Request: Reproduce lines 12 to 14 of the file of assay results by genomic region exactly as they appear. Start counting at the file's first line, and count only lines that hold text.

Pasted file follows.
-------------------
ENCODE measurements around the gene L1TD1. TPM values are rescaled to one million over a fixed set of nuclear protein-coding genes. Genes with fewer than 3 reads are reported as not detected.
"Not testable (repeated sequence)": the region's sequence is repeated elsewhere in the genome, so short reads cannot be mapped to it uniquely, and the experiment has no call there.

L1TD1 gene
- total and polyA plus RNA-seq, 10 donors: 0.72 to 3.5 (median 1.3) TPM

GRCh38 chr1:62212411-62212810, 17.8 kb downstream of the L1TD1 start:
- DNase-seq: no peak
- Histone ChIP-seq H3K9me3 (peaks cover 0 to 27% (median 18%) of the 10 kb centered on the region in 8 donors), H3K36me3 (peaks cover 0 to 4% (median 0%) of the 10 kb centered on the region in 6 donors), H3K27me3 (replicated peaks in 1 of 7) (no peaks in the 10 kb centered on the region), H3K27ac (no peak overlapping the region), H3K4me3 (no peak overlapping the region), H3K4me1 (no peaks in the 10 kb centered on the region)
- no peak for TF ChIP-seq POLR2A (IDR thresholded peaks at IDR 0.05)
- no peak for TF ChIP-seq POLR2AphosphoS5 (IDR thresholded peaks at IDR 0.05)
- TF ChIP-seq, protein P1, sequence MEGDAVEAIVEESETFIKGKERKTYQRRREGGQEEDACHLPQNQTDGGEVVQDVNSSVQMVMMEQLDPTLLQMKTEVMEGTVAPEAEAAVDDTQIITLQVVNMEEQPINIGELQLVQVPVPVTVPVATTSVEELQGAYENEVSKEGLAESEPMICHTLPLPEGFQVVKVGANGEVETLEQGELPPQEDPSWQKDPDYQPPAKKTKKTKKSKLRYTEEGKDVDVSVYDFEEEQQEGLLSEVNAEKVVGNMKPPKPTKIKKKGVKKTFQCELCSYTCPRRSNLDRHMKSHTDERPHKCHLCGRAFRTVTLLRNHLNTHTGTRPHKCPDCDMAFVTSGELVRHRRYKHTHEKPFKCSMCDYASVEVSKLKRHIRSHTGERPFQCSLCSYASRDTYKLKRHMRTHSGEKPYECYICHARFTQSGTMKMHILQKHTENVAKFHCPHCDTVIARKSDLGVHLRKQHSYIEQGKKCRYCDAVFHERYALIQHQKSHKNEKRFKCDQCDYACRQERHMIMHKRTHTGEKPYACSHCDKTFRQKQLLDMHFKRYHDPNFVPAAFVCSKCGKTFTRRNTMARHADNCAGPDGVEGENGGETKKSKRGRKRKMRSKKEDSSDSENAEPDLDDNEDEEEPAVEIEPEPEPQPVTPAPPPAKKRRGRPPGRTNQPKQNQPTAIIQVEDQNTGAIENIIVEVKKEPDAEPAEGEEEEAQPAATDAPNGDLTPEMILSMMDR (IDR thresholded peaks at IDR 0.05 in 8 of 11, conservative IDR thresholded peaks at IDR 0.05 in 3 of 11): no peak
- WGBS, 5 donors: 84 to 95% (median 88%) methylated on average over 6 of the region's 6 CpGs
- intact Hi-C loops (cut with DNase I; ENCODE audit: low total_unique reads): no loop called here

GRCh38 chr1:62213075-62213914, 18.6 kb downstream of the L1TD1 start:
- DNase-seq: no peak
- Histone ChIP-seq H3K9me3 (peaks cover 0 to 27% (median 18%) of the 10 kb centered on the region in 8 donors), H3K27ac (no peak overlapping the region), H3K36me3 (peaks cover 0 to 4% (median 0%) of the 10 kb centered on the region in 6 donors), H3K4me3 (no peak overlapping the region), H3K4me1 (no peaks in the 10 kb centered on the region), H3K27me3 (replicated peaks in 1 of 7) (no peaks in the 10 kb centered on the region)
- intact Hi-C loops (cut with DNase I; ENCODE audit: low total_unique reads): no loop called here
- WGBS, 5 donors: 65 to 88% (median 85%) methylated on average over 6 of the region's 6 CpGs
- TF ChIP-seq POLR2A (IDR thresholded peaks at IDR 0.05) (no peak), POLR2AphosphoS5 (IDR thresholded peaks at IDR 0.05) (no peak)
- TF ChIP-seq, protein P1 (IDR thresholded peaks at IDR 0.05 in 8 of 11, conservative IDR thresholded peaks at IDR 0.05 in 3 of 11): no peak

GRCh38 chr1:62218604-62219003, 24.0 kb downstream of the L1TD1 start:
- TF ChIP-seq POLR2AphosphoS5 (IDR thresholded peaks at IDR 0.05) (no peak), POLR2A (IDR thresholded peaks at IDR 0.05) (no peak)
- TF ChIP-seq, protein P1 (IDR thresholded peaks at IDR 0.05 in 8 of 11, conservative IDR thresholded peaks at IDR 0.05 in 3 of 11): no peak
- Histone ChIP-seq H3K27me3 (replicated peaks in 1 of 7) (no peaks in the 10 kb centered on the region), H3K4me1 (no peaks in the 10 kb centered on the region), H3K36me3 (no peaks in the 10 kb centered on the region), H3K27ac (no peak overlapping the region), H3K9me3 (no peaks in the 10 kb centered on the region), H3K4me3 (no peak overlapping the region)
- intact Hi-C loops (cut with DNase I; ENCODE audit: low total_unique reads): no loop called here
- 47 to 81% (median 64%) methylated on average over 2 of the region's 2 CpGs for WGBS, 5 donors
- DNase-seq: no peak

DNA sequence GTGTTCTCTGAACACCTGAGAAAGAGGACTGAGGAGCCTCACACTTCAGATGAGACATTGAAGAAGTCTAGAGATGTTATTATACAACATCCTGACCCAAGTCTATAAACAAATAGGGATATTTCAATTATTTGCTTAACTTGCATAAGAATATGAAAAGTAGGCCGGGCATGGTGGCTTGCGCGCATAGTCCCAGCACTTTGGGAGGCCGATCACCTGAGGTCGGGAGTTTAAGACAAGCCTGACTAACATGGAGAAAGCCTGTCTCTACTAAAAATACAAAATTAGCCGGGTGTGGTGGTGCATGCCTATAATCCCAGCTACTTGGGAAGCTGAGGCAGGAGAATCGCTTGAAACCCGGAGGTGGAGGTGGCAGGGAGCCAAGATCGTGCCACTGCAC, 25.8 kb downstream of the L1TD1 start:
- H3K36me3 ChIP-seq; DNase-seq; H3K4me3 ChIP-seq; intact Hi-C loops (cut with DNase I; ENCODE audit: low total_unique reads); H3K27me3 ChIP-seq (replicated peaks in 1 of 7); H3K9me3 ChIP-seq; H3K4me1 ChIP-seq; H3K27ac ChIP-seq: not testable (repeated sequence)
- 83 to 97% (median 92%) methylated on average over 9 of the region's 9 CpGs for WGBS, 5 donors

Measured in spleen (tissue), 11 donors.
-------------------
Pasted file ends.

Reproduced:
- intact Hi-C loops (cut with DNase I; ENCODE audit: low total_unique reads): no loop called here

GRCh38 chr1:62213075-62213914, 18.6 kb downstream of the L1TD1 start:
- DNase-seq: no peak